The Senate agreed Monday to take up legislation to triple the size of the AmeriCorps program and open up opportunities for more people to serve their communities.
Lawmakers voted 74-14 to move to the legislation that would expand AmeriCorps from its current 75,000 positions to 250,000 over the course of eight years. Sixty votes were needed to bring the bill to the floor. The measure is expected to come up for a final vote in the Senate sometime this week.
Sen. Edward M. Kennedy, D-Mass., who is being treated for brain cancer, made a rare appearance on the Senate floor to vote for the bill that he co-sponsored with Sen. Orrin Hatch, R-Utah.
The legislation would also create five groups to help poor people, improve education, encourage energy efficiency, strengthen access to health care and assist veterans.
Sen. Barbara Mikulski, a Maryland Democrat, said the proposal is an investment that "will pay dividends long beyond anything that we can imagine."
House passed similar bill
The House last week passed a similar bill to add 175,000 participants to AmeriCorps and other national service programs. President Barack Obama backs the legislation and has said he is eager for Congress to pass a bill so he can sign it.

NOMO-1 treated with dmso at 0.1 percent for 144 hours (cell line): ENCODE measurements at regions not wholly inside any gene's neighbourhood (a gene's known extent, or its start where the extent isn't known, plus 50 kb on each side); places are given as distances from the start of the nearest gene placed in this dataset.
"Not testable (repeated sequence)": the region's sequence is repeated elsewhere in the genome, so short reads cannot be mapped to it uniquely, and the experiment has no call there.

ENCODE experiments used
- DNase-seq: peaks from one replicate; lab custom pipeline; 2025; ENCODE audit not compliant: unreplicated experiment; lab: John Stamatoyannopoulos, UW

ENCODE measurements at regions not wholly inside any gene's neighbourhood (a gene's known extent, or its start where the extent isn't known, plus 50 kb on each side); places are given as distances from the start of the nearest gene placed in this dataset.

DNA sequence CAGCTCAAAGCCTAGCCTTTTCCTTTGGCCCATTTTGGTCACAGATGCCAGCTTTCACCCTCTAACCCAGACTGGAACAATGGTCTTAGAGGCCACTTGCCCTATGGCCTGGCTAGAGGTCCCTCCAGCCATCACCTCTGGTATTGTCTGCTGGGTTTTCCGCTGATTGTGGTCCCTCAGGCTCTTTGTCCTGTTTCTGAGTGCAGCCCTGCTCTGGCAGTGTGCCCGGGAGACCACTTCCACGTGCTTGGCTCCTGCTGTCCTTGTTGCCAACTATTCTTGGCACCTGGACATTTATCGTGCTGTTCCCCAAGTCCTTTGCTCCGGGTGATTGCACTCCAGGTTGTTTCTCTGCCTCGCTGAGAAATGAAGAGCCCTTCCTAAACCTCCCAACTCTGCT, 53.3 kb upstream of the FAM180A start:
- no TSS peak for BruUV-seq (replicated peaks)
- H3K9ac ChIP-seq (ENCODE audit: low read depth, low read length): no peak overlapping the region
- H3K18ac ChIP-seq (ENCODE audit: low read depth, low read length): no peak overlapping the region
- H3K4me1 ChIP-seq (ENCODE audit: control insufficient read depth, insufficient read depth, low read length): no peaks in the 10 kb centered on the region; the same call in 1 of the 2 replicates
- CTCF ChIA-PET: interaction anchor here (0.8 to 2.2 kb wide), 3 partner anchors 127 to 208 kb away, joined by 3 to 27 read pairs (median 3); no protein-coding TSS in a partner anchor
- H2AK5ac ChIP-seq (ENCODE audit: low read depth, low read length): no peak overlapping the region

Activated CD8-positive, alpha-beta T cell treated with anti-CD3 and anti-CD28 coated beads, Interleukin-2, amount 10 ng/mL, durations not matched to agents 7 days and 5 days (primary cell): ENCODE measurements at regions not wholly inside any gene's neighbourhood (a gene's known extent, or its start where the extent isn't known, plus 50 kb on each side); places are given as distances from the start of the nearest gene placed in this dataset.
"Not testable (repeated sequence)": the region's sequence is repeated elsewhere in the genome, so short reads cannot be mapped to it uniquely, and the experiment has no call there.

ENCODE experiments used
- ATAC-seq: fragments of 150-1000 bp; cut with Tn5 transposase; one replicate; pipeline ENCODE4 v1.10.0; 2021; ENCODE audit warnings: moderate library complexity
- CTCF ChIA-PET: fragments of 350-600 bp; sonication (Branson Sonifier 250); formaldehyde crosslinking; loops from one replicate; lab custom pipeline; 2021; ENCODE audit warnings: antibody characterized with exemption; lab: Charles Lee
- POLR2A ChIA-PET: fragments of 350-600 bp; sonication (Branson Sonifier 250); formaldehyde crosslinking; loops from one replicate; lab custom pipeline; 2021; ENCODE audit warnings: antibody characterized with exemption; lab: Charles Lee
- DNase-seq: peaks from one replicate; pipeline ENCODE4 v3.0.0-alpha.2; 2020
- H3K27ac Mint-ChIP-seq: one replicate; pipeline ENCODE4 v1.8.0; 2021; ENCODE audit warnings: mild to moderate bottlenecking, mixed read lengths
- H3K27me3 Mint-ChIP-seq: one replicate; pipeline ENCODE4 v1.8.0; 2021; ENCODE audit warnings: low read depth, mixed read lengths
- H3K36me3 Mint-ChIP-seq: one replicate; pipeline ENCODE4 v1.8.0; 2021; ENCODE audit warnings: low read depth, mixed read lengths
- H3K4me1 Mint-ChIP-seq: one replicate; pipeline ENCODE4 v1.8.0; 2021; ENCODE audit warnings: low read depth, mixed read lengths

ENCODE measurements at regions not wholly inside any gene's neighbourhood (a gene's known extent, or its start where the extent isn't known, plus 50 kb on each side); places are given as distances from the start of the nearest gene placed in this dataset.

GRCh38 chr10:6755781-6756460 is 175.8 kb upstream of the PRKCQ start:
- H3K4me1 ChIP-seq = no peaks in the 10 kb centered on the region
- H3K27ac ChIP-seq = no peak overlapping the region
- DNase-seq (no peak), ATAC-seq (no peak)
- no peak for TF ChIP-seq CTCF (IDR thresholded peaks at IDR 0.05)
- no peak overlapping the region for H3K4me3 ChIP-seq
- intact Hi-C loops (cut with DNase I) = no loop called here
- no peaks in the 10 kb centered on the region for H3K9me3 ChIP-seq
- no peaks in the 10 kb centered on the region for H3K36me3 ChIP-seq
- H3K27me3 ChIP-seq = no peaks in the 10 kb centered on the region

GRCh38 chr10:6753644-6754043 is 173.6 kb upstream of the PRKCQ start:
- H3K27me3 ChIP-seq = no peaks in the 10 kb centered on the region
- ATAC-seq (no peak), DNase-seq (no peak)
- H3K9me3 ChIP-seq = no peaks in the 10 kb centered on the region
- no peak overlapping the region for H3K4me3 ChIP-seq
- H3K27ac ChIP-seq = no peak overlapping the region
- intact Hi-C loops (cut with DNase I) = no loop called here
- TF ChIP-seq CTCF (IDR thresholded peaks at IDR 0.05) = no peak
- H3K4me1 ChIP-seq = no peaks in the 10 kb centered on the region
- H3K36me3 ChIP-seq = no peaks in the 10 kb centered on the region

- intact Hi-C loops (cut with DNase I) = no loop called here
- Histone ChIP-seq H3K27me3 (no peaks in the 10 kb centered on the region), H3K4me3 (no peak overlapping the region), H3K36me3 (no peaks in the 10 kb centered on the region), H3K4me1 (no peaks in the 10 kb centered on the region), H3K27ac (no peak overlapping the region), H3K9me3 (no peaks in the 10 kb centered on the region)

Both bills would set up a fund to help nonprofit organizations recruit more volunteers and establish a Summer of Service program for middle and high school students, who would earn a $500 education award. Each measure would also create fellowships for older people who get involved in public service. Both would also increase the education awards of AmeriCorps participants, whose work ranges from teaching young people to responding to disasters.
After completing their service, AmeriCorps participants can receive up to $4,725 to help pay for college or pay off student loans. The Senate and House bills would increase that award to $5,350 and require that it match any future increases in Pell Grant scholarships. Unlike the House bill, the Senate version would allow older AmeriCorps members to transfer their education awards to their children or grandchildren.
Some AmeriCorps participants get a living stipend while they are working for 10 to 12 months. The stipend ranges from $11,400 to $22,800 for the year. Most participants, who are predominantly 18 to 26, get $11,800.
The Senate measure is slated to cost $5.7 billion over five years, while the House version is an estimated $6 billion over five years. Obama's proposed budget for next year calls for more than $1.1 billion for national service programs, an increase of more than $210 million.